The Parent’s Guide to the Modern World

Raising a child in the 21st Century is scary! There are so many threats to your adolescent that you worry about what they are up to in their bedroom, let alone when they are out with their friends.

The world is so different than when we grew up, young people nowadays have different expectations about life and use so much technology. It’s no wonder we feel overwhelmed at times. Even things that were simple have got more complicated, issues like gender identity or sex. It’s hard to know where to start with technology, every time you feel you have a grip on what your child is into, they talk about something else you’ve never heard of.

Life as a parent is overwhelming!

The Parent’s Guide to the Modern World gives you the answers to the worries you haven’t even realised you have. Starting with a section on how your child’s brain develops and explaining why their personality changes so much during puberty. It even helps you to structure any difficult conversations you need to have with your teen or soon to be teen.The Parents Guide To The Modern World Cover

The book then goes through over thirty different aspects of the modern world, telling you about the risks associated with each, plus the do’s and dont’s for you as parents. Following this, part three focuses on the predictions for the world your child will be an adult in; helping you to understand the things you can do now to give them the best chances in life. Finally, the book contains a handy glossary of terms your young person might be using.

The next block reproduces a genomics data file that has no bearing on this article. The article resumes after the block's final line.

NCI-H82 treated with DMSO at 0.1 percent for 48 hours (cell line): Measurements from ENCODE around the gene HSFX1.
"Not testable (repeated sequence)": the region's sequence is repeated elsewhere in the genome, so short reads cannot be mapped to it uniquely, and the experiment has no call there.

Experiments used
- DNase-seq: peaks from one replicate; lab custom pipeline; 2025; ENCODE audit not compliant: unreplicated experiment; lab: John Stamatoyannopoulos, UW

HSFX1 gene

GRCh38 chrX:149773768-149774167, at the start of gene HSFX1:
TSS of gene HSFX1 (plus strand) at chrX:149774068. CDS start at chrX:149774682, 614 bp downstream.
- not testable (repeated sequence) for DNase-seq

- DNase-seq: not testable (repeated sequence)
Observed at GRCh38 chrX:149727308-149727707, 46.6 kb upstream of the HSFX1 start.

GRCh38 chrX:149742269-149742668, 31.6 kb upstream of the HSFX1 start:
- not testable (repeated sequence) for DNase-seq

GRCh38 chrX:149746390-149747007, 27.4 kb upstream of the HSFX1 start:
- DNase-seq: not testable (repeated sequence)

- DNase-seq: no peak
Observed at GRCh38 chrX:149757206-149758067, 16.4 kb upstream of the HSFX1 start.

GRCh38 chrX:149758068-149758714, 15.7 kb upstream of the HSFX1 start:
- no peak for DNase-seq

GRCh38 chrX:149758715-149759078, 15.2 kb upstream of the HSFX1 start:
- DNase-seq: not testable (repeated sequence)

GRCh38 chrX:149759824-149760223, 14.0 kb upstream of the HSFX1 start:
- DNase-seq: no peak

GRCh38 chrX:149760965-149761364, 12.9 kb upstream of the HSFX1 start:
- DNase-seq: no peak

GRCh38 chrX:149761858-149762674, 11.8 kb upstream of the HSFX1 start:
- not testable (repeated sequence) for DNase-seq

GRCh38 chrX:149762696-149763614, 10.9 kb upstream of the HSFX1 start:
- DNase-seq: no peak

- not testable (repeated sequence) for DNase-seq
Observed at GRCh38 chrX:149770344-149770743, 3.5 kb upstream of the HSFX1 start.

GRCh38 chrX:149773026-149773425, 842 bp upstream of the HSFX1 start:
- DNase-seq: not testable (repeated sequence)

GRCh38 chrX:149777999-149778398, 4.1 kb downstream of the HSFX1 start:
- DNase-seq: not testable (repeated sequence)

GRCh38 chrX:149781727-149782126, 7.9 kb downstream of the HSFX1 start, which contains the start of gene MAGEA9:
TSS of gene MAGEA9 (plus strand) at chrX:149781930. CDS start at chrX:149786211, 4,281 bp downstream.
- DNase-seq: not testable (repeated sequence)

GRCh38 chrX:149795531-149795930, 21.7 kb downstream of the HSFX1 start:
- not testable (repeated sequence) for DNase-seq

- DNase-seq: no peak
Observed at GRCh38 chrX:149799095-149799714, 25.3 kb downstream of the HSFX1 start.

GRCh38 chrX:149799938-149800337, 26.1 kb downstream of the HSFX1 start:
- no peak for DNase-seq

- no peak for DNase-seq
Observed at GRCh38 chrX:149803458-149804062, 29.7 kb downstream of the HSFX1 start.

Worried about how to help your child understand these risks? Why not buy them the sister book The Young Person’s Guide to the Modern World.

Purchase on Amazon UK 



                                                                                                                                           About the Author Richard Daniel Curtis

Based in Southampton with his partner and their young son, Richard Daniel Curtis is an internationally renowned behaviour expert and futurist passionate about helping people understand mindset and psychology. A former teacher, and mental health support worker, Richard is known for Richard Daniel Curtishis impact with turning round some of the most extreme behaviours and is consulted about adults and children around the globe, even having two assessments named after him. He has founded The Root of It -an organisation of qualified professionals available to support schools and individuals with behavioural difficulties- for which he was awarded the Gold Scoot Headline Award in 2015 and Best New Business in 2014. Most recently he launched The Mentoring School to train the psychology related to mentoring people of all ages. For his work and expertise he has been interviewed for the BBC,ITV and Sky News TV and various international print media and radio. His previous titles include: 101 Tips for Parents, 101 More Tips for Parents and 101 Behaviour Tips for Parents (2014) and Gratitude at Home (2016).